From the North Korea Russia border to Vladivostok | Russia Travel Guide
While the vast majority of North Koreas’ borders are with China, there is a small 17km line where North Korea meets Russia. This North Korea Russia border is in the far north.
There is only a single bridge across a part of the Tumen River - which is basically swamp for much of the year.
(And a frozen swamp for the rest of the year.)
This bridge across the Russia North Korea border is rail only rather than road, so is used infrequently, not even daily.
Occasionally planks are laid on this Friendship Bridge and trucks can use it as a kind of road. Plans for a road connection exist but are unrealised as yet.
So, if you are passing in the Rason area of North Korea into Russia then the train from Tumangang Station will be the way to do it.
A short journey of only just a few km takes you into Europe and once you then pass through Russian immigration at Khasan Station you are ready to explore this area, making your way up to the regional centre of Vladivostok.
A video of Kim Jong Un arriving by train (not the same train you would use!) can be found online here.
The only Russian settlements on the North Korea Russia border is the tiny town of Khasan, fewer than a thousand people live here and the main industry is of course trade between the Russian Federation and North Korea, of which there is very little. The small railway station is the anchor of the town itself. There is a bit more to this place than may seem at first though (it is rather run down to be frank), due to a battle that took place here in the late 1930s.
Battle of Lake Khasan: the lake itself is very small, but as it sits only just beyond the North Korea Russia border of what was at the time the Japanese Puppet state of Manchukou and inside what was then the Soviet Union it was a coveted area for the Japanese.
On 29th July 1938 the Japanese Army (including Koreans, Manchurians, and Chinese from the occupied areas) crossed the border and invaded Khasan, swiftly overran the Russian positions and entrenched themselves, the Red Army fought back with waves of bombers and full-frontal tank assaults, most of which were hugely costly in terms of men and material.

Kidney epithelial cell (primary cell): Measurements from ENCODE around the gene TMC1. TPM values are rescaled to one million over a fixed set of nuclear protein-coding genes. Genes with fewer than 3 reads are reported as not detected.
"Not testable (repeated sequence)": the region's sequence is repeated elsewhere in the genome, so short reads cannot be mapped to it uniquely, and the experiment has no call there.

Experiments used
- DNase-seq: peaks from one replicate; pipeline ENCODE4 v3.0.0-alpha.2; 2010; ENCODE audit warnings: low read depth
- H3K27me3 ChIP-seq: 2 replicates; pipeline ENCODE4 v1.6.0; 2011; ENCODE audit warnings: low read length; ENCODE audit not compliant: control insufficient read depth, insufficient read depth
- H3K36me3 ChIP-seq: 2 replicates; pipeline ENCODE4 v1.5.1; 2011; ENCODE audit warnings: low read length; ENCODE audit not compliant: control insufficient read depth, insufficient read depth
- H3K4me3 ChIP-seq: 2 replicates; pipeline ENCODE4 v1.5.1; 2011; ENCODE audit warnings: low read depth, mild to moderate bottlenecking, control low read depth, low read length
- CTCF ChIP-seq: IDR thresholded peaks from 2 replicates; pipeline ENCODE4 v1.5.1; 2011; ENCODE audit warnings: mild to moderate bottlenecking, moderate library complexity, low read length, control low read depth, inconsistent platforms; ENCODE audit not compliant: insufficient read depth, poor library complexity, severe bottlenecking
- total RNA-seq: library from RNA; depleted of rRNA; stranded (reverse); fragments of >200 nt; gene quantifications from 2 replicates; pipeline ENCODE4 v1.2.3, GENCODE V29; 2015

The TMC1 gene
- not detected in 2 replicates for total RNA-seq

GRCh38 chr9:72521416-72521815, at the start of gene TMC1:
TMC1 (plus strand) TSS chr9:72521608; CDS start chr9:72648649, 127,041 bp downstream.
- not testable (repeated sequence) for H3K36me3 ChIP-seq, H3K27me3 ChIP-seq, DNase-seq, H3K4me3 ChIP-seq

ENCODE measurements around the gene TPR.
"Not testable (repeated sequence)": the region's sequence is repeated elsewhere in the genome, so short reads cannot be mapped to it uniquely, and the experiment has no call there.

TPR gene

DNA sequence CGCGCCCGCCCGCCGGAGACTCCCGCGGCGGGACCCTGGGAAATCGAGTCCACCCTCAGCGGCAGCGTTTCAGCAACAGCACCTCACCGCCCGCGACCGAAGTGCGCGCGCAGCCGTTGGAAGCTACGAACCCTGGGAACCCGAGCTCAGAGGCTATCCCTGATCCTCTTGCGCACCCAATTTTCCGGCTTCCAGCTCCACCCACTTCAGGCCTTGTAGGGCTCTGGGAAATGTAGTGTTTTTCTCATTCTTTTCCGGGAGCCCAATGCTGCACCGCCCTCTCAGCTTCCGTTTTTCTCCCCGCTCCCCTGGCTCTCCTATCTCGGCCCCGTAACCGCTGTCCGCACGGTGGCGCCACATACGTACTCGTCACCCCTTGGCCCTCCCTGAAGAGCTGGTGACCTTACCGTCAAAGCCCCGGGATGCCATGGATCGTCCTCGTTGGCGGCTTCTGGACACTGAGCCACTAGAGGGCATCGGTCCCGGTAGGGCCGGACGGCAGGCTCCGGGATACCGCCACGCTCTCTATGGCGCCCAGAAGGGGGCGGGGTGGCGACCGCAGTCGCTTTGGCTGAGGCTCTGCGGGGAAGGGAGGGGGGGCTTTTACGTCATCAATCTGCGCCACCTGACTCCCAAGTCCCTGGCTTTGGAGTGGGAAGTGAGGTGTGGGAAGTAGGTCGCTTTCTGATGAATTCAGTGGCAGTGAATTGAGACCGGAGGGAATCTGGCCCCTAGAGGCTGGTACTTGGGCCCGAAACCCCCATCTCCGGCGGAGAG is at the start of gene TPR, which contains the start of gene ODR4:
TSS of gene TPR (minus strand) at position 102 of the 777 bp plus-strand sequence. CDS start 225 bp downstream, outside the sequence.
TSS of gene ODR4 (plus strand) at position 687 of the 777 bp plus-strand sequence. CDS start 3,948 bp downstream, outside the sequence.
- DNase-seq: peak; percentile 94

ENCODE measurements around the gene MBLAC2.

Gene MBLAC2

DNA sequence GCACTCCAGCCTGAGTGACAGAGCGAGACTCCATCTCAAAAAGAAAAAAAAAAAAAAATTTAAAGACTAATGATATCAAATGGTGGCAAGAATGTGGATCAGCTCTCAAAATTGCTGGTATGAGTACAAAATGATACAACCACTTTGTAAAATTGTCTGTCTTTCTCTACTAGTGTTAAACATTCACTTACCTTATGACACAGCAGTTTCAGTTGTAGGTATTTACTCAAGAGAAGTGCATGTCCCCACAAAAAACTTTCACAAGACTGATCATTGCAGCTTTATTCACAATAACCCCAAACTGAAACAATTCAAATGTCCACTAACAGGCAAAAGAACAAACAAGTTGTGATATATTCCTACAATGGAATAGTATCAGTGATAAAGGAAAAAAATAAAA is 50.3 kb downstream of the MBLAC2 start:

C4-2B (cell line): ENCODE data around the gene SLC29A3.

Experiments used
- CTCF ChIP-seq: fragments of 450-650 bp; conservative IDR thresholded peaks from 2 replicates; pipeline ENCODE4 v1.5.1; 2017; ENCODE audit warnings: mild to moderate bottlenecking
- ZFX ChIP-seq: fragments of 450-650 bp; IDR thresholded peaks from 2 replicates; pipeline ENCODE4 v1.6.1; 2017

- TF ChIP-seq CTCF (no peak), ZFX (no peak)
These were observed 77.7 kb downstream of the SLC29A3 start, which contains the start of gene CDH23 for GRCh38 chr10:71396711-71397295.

Eventually, a situation developed where there was no clear victor and it became clear that the conflict would spread if not checked. The Japanese requested peace and called it a draw, Russian propaganda naturally declared a huge victory over an encroaching imperial power.
The following year the Japanese tried again, at the enormous battle of Khalkhin Gol in which tens of thousands of men fought and died in a huge battle that eventually resulted in a complete victory for the USSR and their ally Mongolia. It led to a refocusing of Japanese efforts south and they were not to trouble the Soviets again.
Bonus Fact: (not to digress too much!), this battle features in the absurd but apparently true story of Korean soldier Yang Kyoungjong who was pressed into the Imperial Japanese army, captured by the Soviets at Khalkhin Gol, sent a gulag, then forced to fight for the Red Army in the defence of Kharkov, was captured by the Germans, forced into the Wehrmacht and sent to the western front and just after D-Day was captured by American paratroopers. After more POW time he was released, became an American and saw out his days in Illinois. World’s luckiest/unluckiest soldier and a guy who went from Korea to the US the hard way.
There is a small museum in the town with a simple two-room exhibit based around the battle, and at the lake itself, a short drive from the town, the Monument to the Heroes of Lake Khasan
From the train station here you can get the train all the way to Europe, Moscow sits at the end of this line.
However, one place you cannot directly get to is Vladivostok (being that it is on a peninsular) so to reach there from here by train get on and head for Ussuriysk, from where you can change trains to Vladivostok, or simply take a taxi the short 90 min drive.
The best way to go is by road, head North and see some of the sights along the way.
A direct run from Khasan to Vladivostok by road takes around 4 hours, the first hour being on a very poorly-surfaced bit of road. But there are a few spots you may consider stopping along the way!
90 mins Drive from Khasan one comes to the quirky and amazingly fun small town of Andreyevka, this is home to the amazing Okean Beach Resort, somewhere that those who have just emerged from the Rason area of North Korea will find completely alien and just a little bit mind-blowing.
A beach area with rows of small huts, a main building with a nice restaurant, internet (!), and a supermarket. People drinking beer on the beach, men in tiny swimsuits, women in even tinier swimsuits, it is really the furthest from a DPRK beach experience that you could get, and a great Welcome to Russia!
For those crossing over from a trip in the DPRK. Okean is a bit like a kind of Russian Butlins (ask a British friend) and well worth at least an overnight and relaxing few hours.